As a non-sports-type geek, there’s not an evident overlap between the two circles of that Venn Diagram. Certainly being a sports fan does not preclude one from being a Star Wars fan, or vice-versa. The two fandoms are simply not as aligned as, say, “sports + cars” or “Star Wars + comic books.”
My train of thought is that Star Wars is ubiquitous, and everyone who wants to be aware of it and excited about it already is. There is almost no one who might be buying a movie ticket that isn’t aware of Star Wars, for good or for ill. So reaching out to the football crowd achieves nothing. It makes a group of people who are generally not known for their love of sci-fi have to endure the lead up and aftermath of an enormous media event, and it makes a group of geeks have to tune into a sporting event. It’s seemingly lose-lose.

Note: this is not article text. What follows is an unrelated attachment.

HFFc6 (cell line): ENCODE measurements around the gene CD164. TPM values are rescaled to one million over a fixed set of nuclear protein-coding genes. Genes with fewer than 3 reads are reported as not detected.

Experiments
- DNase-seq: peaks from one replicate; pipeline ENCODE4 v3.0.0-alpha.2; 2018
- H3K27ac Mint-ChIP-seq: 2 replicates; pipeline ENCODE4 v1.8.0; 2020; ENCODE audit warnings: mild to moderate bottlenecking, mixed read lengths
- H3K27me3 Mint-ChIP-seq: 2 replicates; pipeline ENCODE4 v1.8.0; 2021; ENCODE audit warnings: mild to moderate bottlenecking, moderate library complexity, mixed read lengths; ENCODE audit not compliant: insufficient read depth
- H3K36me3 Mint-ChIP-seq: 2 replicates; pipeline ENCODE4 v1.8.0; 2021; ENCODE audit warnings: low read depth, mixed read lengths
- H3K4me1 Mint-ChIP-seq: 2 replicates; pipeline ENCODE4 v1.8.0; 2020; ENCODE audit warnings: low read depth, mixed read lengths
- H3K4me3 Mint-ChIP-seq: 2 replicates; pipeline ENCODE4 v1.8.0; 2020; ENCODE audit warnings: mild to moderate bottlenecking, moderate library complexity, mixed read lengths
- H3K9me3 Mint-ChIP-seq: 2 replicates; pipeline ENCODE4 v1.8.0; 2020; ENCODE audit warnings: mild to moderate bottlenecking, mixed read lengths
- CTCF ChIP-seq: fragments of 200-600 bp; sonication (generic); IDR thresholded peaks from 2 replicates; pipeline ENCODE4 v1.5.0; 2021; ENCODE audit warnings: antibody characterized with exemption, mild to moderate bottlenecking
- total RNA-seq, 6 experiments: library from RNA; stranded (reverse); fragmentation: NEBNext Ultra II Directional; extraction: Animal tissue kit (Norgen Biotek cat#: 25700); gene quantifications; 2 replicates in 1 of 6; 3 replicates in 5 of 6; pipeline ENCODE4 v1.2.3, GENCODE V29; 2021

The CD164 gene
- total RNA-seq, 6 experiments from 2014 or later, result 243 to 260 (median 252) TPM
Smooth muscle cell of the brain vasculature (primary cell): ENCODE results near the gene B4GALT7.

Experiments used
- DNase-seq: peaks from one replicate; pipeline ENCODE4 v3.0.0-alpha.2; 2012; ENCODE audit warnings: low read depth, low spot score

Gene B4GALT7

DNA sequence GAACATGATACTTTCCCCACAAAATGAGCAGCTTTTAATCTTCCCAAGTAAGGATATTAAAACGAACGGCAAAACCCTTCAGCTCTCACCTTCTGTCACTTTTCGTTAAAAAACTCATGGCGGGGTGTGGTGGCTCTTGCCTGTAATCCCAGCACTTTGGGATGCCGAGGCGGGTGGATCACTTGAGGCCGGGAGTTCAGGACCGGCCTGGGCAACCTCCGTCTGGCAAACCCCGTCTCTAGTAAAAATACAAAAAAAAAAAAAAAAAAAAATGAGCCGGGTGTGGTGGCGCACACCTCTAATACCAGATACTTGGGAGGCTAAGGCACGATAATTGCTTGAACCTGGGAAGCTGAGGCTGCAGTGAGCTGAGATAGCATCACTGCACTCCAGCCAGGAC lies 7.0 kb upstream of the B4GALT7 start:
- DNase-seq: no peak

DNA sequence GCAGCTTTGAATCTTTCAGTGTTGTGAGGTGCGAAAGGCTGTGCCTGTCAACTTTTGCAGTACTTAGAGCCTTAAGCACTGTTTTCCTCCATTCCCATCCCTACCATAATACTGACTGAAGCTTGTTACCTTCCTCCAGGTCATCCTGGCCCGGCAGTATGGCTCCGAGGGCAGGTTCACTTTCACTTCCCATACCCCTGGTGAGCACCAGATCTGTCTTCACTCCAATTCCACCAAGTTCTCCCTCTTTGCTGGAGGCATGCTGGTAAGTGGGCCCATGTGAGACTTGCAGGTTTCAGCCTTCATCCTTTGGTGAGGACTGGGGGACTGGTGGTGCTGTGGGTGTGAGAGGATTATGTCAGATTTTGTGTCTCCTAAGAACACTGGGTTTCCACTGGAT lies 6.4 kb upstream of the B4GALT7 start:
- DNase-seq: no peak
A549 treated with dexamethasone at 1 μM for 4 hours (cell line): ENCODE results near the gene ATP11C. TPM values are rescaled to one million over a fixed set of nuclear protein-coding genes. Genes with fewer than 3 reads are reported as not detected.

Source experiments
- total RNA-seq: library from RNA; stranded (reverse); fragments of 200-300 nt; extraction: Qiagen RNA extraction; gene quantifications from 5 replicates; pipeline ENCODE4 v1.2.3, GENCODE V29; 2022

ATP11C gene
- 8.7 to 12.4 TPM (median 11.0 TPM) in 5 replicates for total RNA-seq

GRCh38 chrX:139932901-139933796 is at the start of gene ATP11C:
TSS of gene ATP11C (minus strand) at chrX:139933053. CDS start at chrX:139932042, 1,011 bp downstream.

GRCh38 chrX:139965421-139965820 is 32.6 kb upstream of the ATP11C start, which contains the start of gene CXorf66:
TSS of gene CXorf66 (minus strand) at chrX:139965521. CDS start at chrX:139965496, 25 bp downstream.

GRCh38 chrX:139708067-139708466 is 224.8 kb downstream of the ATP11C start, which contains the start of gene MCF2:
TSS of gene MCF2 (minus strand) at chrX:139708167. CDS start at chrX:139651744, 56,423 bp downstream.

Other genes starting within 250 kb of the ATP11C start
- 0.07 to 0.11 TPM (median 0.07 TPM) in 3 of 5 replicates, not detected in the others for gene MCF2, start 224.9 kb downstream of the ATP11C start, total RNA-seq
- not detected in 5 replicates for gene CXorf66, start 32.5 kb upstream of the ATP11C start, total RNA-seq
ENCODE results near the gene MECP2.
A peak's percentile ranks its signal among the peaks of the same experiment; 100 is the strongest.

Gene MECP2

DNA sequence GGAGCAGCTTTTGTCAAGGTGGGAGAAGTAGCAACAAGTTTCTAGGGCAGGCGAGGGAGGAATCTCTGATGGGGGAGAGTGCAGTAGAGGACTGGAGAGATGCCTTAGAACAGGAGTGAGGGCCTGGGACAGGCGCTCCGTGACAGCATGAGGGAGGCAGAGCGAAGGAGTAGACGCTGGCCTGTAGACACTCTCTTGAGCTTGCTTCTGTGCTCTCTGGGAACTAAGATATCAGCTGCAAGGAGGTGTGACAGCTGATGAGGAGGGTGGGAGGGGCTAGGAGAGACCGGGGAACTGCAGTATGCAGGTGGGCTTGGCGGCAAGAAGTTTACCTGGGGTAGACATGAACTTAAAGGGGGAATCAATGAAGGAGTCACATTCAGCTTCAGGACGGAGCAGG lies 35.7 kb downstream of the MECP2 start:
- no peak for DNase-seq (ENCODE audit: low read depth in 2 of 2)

Finally, however, I saw how the pieces fit together. The media behemoth that is Disney is the owner of both the Star Wars and ESPN properties. It’s synergy.
“This is a trailer that turns the game into something bigger,” Paul Dergarabedian, senior media analyst at Rentrak, a global media-measuring company, said. “This suddenly is appointment television.”
This brings in higher ratings for a middling, low interest game, and taps into an excitable fanbase with the Star Wars crowd.
In short, the decision wasn’t aimed at football fans or Star Wars fans. It was aimed at generating numbers. At the end of the day, people got their football game, we got our trailer, and Disney got the numbers they were looking for across the board.